Tuesday, January 14, 2014

Booster Gold #18 (Volume 1)

It's time for my favorite issue of  BG. vol. 1 which also happens to be the reason I like Broderick.


Title: "Showdown"

Before I get into the meat of the story I'll just brush up on some minor details. Jurgens has said that he hasn't released all the details of Boosters' past in print which he planned on using for later stories. Many of which still haven't been done including the origin of sections of his costume that didn't come from Brainy 5. Another detail is the how and why of Boosters' unarmed combat skills which Jurgens has stated was something Booster was interested in learning. This is perhaps the only time the Corporate Cursader has been seen doing gymnastics although Jurgens sometimes throws in some details in the art later on. Let's just say Dick Grayson would be impressed with the skill shown here. To his credit Jurgens even writes in how the comfy lifestyle Booster lives has caused him to slack off enough to gain weight. Yep he gained weight but unlike Ted it was only a couple of pounds and he works it off right away.The supporting characters gel better at this stage making their banter feel more sincere. Well I suppose that closeness doesn't hold true for still newish Jack Soo but his panicked reaction to Boosters' annoyance is pretty amusing.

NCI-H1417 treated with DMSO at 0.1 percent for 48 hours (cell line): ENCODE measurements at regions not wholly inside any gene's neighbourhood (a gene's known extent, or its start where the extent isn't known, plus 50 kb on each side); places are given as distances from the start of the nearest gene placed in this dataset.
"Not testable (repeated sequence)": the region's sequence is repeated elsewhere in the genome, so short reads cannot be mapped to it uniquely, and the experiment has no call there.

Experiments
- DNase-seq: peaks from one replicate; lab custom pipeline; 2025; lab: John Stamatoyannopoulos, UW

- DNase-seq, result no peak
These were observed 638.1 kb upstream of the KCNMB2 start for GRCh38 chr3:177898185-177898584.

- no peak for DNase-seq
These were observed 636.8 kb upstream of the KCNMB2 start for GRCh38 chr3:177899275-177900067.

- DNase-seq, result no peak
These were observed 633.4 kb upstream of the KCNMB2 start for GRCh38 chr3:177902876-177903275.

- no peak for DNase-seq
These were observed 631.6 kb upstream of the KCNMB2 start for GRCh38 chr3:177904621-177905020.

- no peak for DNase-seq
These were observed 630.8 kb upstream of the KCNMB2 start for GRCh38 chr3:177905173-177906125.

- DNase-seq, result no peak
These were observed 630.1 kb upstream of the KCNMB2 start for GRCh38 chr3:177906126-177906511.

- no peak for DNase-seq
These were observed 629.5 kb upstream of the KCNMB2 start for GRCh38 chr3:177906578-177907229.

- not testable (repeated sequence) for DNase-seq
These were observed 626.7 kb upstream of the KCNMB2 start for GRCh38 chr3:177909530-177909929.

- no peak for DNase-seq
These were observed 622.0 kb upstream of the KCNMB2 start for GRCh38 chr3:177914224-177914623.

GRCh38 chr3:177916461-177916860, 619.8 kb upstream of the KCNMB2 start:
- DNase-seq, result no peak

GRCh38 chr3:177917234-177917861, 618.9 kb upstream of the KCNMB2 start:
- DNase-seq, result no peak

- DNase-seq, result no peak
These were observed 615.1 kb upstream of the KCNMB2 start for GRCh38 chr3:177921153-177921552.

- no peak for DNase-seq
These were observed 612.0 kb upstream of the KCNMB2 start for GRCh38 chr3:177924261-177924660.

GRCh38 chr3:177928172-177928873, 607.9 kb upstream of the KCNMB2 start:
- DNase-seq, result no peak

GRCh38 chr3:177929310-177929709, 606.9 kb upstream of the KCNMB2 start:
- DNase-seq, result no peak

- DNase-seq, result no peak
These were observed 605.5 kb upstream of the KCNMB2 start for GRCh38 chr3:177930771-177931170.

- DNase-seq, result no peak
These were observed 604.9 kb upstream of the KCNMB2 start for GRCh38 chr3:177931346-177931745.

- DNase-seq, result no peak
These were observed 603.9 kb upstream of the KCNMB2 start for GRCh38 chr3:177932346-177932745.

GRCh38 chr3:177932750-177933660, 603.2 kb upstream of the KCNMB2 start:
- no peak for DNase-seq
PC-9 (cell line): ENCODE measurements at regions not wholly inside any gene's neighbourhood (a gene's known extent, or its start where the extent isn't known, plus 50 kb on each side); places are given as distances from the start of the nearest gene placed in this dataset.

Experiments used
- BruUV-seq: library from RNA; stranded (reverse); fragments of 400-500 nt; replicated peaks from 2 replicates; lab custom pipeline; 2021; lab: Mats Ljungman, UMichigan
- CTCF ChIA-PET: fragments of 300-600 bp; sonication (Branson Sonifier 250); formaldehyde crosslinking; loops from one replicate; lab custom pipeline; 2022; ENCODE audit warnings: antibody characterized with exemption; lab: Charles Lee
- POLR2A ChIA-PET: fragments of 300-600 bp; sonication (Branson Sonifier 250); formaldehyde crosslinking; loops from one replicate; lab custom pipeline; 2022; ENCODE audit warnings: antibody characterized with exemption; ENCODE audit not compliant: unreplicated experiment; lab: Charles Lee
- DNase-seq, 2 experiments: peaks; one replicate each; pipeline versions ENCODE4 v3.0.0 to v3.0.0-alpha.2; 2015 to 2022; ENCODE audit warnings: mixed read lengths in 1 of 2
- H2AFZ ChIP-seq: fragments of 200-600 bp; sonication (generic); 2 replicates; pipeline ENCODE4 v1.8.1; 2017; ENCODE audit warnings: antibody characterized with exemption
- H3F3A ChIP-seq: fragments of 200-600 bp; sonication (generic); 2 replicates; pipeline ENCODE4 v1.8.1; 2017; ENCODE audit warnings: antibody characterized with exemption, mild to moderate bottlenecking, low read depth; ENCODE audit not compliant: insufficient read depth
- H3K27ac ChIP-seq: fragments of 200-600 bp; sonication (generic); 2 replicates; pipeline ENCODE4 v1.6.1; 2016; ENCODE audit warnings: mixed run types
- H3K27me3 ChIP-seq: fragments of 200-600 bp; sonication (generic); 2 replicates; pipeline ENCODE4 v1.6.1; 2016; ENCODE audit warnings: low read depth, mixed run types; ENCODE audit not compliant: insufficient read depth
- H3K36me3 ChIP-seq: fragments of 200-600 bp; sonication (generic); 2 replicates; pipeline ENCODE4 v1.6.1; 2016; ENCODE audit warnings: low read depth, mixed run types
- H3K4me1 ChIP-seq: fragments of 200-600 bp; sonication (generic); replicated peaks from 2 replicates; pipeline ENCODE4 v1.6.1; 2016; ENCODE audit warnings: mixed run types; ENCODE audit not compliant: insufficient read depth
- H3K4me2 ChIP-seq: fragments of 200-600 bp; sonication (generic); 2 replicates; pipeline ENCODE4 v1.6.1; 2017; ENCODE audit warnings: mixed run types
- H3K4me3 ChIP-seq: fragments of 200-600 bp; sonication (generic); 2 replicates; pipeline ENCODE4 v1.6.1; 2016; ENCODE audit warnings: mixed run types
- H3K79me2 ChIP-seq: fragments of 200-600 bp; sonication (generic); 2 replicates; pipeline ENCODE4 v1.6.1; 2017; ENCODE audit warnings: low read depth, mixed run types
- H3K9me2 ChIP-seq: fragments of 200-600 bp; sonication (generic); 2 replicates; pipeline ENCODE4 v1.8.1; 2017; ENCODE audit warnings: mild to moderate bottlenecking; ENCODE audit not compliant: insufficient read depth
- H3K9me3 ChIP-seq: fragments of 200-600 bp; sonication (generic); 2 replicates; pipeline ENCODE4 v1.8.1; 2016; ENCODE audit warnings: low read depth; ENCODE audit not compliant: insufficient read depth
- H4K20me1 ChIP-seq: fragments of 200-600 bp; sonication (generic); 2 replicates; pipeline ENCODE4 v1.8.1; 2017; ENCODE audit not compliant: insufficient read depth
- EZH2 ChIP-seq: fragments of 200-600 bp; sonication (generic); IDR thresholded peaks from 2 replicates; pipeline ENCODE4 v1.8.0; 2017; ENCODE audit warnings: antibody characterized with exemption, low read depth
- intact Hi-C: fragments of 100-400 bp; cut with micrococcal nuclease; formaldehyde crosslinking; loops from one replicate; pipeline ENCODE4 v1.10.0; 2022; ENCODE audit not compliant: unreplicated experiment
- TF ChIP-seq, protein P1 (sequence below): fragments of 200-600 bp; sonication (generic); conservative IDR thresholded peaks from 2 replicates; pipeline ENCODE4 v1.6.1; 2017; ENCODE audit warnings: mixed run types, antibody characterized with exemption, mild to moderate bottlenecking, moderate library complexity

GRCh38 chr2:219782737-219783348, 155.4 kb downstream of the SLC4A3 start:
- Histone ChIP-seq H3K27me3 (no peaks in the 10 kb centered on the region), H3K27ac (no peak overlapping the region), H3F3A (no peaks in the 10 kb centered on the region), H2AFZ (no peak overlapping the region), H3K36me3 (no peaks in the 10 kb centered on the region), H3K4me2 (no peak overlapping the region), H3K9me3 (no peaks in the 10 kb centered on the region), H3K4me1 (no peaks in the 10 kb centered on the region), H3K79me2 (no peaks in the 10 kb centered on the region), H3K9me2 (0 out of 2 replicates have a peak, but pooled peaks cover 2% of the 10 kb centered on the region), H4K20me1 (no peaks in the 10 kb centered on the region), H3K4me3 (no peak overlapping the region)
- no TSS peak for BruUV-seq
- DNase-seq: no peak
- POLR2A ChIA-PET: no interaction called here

This is my favorite issue for a number of reasons. Most of the story is narrated by Broderick, and outside a few voice over text boxes and flashbacks there isn't much POV storytelling in the series. This is the most the readers ever get to see into a bad guys' head which makes him far more compelling than the Director. While Broderick came off as a forgettable overly obsessed jerk in his past appearances this issue makes him pretty damn human. The closest the Director came was his concern for one of his men but Broderick is seen hanging out with his friends. Playing cards, going to football games, just acting like a normal guy. He rises above the other villains because of this and is one of the few--if not only--foes to be something other than one note. The easiest comparison for his character is to Javert of Les MisĂ©rables although Booster is a less saintly version of Jean Valjean since his crimes (even with the later retcons) were motivated by greed.

He's like Javert in his obsession with his quarry and need to uphold the law although there are some noticeable differences. While some of his off hours are shown there's still a lot we don't learn about him. Does he have a family? Did he grow up poor? Why does he feel so strongly about the law? Never explored (outside Booster believing he has family) but it doesn't need to be, at least not here. Broderick also gives the most insight on the 25th century as he compares the two time periods. Where Boosters' trip to the past was one of wonder and at times goofy because of his innocent misunderstandings Broderick is sickened by what he see. This is another layer that's not outright spelled out but I love it all the same. During their last meeting Booster said he belonged in the past. We know it's true because of history stating it and the fact he enjoys it. Broderick on the other hand represents the future, the strict laws and uncompromising morals. To him the past is nonsensical, impractical, wasteful and utterly ridiculous.